The partitioning of reproduction among individuals in communally breeding animals varies greatly among species, from the monopolization of reproduction (high reproductive skew) to similar contribution to the offspring in others (low skew). Reproductive skew models explain how relatedness or ecological constraints affect the magnitude of reproductive skew. They typically assume that individuals are capable of flexibly reacting to social and environmental changes. Most models predict a decrease of skew when benefits of staying in the...

Foliar summer frost resistance measured via electrolyte leakage approach as related to plant distribution, community composition and performance

Solveig Franziska Bucher & Sergey Rosbakh
1. Frost resistance (FR) is a fundamental process determining various aspects of plant life. Measurements of FR remain challenging as existing methods are time- and labour-intensive. 2. Here, we test the applicability of foliar summer FR measured via the ‘electrolyte leakage’ approach (FRPEL), a simple and inexpensive technique so far underused in ecological research to estimate FR. We tested the ability of this trait to predict i) species occurrence, ii) community composition along an elevational...

Data from: Ants disinfect fungus-exposed brood by oral uptake and spread of their poison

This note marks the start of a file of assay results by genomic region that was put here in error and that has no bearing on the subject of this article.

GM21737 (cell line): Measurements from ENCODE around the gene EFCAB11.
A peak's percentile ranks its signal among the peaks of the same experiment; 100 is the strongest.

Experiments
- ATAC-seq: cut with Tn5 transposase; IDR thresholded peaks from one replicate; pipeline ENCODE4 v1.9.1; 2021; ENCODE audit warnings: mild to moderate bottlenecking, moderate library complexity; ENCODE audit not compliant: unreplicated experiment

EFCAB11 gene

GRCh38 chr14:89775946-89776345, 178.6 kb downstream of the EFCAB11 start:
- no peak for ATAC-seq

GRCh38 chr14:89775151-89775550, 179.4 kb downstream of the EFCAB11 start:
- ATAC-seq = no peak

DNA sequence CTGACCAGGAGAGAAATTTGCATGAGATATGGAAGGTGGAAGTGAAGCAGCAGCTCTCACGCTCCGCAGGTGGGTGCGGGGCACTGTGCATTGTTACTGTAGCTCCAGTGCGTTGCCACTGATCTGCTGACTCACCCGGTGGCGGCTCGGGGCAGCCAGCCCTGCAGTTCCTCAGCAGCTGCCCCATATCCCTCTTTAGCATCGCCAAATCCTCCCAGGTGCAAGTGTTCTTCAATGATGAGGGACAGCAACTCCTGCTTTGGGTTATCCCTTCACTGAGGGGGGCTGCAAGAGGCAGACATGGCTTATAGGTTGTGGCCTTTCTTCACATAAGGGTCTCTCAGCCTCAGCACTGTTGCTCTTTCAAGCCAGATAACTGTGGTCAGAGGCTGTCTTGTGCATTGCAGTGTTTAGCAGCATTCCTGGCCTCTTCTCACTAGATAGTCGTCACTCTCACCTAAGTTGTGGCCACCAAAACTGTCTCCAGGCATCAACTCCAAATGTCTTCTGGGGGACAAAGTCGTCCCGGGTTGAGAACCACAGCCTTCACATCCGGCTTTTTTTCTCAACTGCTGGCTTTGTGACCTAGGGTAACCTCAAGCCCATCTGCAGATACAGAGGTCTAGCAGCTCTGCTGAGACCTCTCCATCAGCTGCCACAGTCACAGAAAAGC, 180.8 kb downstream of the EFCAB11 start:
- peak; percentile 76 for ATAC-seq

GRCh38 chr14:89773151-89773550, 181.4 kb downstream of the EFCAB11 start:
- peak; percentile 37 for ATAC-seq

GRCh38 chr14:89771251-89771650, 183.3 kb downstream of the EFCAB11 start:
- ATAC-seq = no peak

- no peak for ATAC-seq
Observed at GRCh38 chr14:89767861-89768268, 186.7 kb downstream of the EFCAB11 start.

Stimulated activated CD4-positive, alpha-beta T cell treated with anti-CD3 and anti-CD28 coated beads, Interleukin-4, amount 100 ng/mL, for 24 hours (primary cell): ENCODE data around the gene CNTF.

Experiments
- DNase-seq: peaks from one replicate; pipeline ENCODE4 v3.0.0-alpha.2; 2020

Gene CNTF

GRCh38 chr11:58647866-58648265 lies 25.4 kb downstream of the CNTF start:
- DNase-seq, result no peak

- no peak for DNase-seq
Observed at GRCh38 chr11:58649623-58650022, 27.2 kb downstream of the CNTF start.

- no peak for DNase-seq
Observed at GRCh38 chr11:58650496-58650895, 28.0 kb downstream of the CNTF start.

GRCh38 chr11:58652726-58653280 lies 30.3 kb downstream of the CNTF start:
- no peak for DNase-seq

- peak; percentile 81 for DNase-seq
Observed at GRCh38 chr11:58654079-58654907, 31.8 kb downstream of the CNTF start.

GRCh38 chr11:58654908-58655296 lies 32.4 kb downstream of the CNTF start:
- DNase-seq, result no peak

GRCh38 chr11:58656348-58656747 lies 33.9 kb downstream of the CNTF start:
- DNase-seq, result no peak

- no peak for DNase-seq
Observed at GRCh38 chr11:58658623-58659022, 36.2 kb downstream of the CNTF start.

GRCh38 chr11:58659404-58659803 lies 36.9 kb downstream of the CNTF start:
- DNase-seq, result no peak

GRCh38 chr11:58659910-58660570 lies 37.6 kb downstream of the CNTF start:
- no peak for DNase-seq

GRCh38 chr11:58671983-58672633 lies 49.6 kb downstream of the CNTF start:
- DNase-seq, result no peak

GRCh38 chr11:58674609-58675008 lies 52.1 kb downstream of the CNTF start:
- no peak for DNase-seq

Simon Tragust, Barbara Mitteregger, Vanessa Barone, Matthias Konrad, Line V. Ugelvig & Sylvia Cremer
To fight infectious diseases, host immune defences are employed at multiple levels. Sanitary behaviour, such as pathogen avoidance and removal, acts as a first line of defence to prevent infection [1] before activation of the physiological immune system. Insect societies have evolved a wide range of collective hygiene measures and intensive health care towards pathogen-exposed group members [2]. One of the most common behaviours is allogrooming, in which nestmates remove infectious particles from the body...

Data from: Sex at the margins: parthenogenesis vs. facultative and obligate sex in a Neotropical ant

Katrin Kellner, Jon N. Seal & Juergen Heinze
Geographic parthenogenesis is a distribution pattern, in which parthenogenetic populations tend to live in marginal habitats, at higher latitudes and altitudes and island-like habitats compared with the sexual forms. The facultatively parthenogenetic ant Platythyrea punctata is thought to exhibit this general pattern throughout its wide range in Central America and the Caribbean Islands. Workers of P. punctata from the Caribbean produce diploid female offspring from unfertilized eggs by thelytokous parthenogenesis, and mated females and males...

Queen execution in a monogynous ant

Jürgen Heinze & Julia Giehr
Workers in many species of social insects are capable of laying unfertilized eggs, which can develop into haploid males. This causes a conflict about male parentage between queens and workers. In a few species, this may result in matricide, i.e., workers kill the colony’s queen. Queen killing has so far been observed mainly in multi-queen colonies or in annual species, when the queen’s fecundity declines at the end of the reproductive period. Here, we report...